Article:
Irish Minister for Foreign Affairs Charlie Flanagan has said he plans to monitor the immigration policies of President Trump “very closely” as concerns grow for the estimated 50,000 undocumented Irish currently believed to reside in the US.

Yesterday, President Trump signed an executive order that will aim to strip federal funding from “sanctuary cities”, the some 300 cities, towns and counties across the US that shield undocumented immigrants by various means from the federal immigration authorities, the Immigration and Customs Enforcement Agency (ICE), who have the power to detain and deport them.

New York, where an estimated 30,000 of the undocumented Irish reside, as well as other cities with a high Irish population such as Boston and Chicago, are already fighting back, however, with the Attorney General of New York Eric Schneiderman releasing a report outlining how other immigrant sanctuary areas can protect their anti-deportation ethos in the light of Trump’s threats.

"Our embassy in Washington, DC and our consulates remain in active and ongoing contact with Irish immigration centres throughout the United States. My department will continue to monitor the developments in this area very closely," Minister Flanagan said yesterday following the signing of the executive order. (It should be noted that an executive order does not change the law but advises the relevant department to take action.)

This is the American Dream right before your eyes and we are not going to allow it to be undermined. pic.twitter.com/xKAMQBd5bh

— Bill de Blasio (@NYCMayor) January 26, 2017

According to Trump’s Press Secretary, Irish American Seán Spicer who addressed immigration policies in a press briefing on Monday, initial plans look to deport 2-3 million swiftly, focusing on those who have previously been convicted of other crimes.

According to the Irish International Immigration Center based in Boston, this has left some undocumented Irish scared to even report crimes for fear they will be turned over to immigration authorities.

"People are tuned into this and worried that if you run a red light or have a broken tail light on your car it puts you under the radar of law enforcement agencies," head of the organization Ronnie Millar told the Irish Independent.

"Even victims of crime who are undocumented won't go to the police. There's definitely an anxiety."

The Irish Lobby for Immigration Reform continues to call for calm, however, as Trump’s administration continues to target other groups of undocumented people. While 33 Irish removed from the country by authorities in 2014, 177,000 Mexicans were deported.  There are an estimated 5.8 million Mexican unauthorized immigrants living in the US, as of 2014.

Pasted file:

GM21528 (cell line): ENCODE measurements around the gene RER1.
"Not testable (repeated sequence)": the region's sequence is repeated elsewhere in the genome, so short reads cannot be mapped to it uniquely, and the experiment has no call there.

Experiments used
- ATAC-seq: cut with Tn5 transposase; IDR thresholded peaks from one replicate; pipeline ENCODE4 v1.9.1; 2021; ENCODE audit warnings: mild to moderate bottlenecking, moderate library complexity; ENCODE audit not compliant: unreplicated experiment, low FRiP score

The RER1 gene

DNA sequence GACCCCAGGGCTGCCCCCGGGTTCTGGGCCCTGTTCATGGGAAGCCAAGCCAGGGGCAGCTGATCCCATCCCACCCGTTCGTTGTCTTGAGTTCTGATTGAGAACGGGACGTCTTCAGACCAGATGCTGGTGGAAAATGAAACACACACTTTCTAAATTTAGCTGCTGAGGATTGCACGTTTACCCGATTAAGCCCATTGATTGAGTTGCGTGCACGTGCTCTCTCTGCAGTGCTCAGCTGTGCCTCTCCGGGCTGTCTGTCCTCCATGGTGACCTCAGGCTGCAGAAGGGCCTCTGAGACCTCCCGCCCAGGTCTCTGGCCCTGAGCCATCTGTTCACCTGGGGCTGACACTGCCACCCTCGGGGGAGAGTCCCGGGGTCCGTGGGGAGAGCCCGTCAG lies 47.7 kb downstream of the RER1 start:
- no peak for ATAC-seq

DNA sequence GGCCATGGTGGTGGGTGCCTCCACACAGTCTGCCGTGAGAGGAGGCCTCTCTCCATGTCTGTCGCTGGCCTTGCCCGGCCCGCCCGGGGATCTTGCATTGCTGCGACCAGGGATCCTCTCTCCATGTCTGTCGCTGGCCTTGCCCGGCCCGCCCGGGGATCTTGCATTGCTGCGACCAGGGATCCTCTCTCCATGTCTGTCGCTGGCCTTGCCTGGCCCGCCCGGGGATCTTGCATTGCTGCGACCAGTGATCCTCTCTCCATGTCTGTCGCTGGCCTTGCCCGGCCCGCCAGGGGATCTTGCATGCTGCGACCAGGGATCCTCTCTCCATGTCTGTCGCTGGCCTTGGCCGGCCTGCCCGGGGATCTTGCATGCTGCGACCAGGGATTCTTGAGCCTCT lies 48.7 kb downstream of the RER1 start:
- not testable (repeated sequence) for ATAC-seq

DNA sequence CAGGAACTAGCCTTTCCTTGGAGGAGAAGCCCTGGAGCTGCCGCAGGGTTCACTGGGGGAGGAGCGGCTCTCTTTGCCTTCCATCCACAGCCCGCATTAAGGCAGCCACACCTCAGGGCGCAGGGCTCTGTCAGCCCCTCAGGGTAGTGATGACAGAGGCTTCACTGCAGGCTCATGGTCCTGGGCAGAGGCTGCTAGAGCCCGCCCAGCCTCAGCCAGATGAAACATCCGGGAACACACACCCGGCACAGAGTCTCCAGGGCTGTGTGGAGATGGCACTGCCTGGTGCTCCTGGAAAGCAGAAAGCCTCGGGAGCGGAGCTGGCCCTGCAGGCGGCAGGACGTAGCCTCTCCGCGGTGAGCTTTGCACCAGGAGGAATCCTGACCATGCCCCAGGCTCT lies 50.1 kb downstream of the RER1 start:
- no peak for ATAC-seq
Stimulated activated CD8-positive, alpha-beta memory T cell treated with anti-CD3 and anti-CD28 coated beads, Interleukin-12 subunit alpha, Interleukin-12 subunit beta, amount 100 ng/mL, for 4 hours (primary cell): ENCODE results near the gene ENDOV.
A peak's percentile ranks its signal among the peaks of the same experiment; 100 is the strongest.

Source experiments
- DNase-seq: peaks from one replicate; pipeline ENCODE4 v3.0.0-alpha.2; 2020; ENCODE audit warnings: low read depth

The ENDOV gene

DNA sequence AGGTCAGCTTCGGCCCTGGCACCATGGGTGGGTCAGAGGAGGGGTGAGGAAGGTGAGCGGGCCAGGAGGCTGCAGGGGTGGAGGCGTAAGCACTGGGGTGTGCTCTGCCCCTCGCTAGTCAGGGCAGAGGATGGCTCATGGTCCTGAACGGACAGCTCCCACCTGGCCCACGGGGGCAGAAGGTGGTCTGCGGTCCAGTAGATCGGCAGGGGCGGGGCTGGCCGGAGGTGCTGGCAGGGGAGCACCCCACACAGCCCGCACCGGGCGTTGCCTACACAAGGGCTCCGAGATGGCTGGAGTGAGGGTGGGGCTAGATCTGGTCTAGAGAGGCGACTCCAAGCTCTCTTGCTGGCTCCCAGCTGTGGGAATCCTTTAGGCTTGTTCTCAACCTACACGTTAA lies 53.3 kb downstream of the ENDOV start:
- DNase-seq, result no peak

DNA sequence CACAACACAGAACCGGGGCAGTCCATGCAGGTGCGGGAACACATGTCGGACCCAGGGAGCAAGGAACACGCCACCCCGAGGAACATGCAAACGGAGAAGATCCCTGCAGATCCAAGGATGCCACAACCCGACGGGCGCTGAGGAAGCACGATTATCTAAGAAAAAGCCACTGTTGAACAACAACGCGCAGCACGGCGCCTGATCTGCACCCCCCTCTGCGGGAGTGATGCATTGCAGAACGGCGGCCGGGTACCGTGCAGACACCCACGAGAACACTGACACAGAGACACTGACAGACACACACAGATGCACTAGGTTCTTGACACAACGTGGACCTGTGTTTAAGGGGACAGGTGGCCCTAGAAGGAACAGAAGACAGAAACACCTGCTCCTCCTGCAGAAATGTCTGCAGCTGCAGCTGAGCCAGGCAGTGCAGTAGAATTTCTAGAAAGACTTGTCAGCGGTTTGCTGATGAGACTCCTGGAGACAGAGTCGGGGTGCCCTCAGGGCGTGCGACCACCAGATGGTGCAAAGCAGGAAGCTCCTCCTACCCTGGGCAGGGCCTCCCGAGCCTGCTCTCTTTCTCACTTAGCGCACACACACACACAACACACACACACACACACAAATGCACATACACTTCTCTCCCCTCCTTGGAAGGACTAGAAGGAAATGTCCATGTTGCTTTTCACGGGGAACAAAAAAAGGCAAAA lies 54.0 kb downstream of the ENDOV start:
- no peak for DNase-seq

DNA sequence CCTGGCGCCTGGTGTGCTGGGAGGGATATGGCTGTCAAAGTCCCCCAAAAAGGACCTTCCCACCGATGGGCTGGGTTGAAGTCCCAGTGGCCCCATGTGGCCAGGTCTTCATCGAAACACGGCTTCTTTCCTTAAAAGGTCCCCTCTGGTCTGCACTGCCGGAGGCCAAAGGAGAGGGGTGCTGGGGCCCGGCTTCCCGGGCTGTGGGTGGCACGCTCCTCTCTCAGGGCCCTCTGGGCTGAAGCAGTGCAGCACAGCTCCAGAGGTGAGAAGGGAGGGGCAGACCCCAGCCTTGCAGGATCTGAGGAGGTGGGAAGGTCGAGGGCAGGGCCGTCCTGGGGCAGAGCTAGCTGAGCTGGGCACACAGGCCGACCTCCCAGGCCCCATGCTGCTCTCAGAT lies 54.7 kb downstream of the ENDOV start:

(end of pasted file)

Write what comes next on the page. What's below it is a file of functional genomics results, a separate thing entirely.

"I said before that people shouldn't be alarmed," ILIR chair Ciarán Staunton said to the Independent.

“He is targeting criminal aliens. My opinion hasn't changed. Irish people shouldn't be alarmed or respond to alarmist or sensational headlines."

Today's Executive Orders's re: immigrants are a direct attack on Boston's people, Boston's strength & our values. We will not stand for it pic.twitter.com/Cw4RIE9lLc

— Mayor Marty Walsh (@marty_walsh) January 25, 2017

As protests gathered Wednesday evening in response to Trump’s orders to begin the process of building a wall along the Mexico-US border and cut funding to sanctuary cities, the mayors of New York and Chicago prepared themselves to act in defiance of the President’s orders.

“We’re going to defend all of our people regardless of where they come from, regardless of their immigration status,” announced New York Mayor Bill De Blasio.

Mayor of Chicago Rahm Emanuel also stated: “I want to be clear: We’re going to stay a sanctuary city. There is no stranger among us. Whether you’re from Poland or Pakistan, whether you’re from Ireland or India or Israel and whether you’re from Mexico or Moldova, where my grandfather came from, you are welcome in Chicago as you pursue the American dream.”

Mexican President Enrique Peña Nieto this morning canceled his meeting with President Trump scheduled for next week after a warning from Trump sent via Twitter that the Mexican government should do so if they were unwilling to pay for the proposed border wall.

Peña Nieto responded in kind via Twitter stating: “This morning we told the White House we won't attend next Tuesday's meeting with @POTUS. Mexico reiterates its will to work with the US to achieve agreements for both of us.”

The Mexican President also released a video on Wednesday evening confirming “Mexico will not pay for a wall.”

Trump continues to defend his policy, however, arguing that in the long-term it will be of more benefit to both countries.

"You have to understand what I'm doing is good for the United States. It's also going to be good for Mexico," Trump told ABC News.

"We want to have a very stable, very solid Mexico, even more solid than it is right now. And they need it also. Lots of things are coming across Mexico that they don't want. I think it's going to be a good thing for both countries. And I think the relationship will be better than ever before."

Fine Gael Minister for Foreign Affairs Charlie Flanagan speaks to the media. RollingNews.ie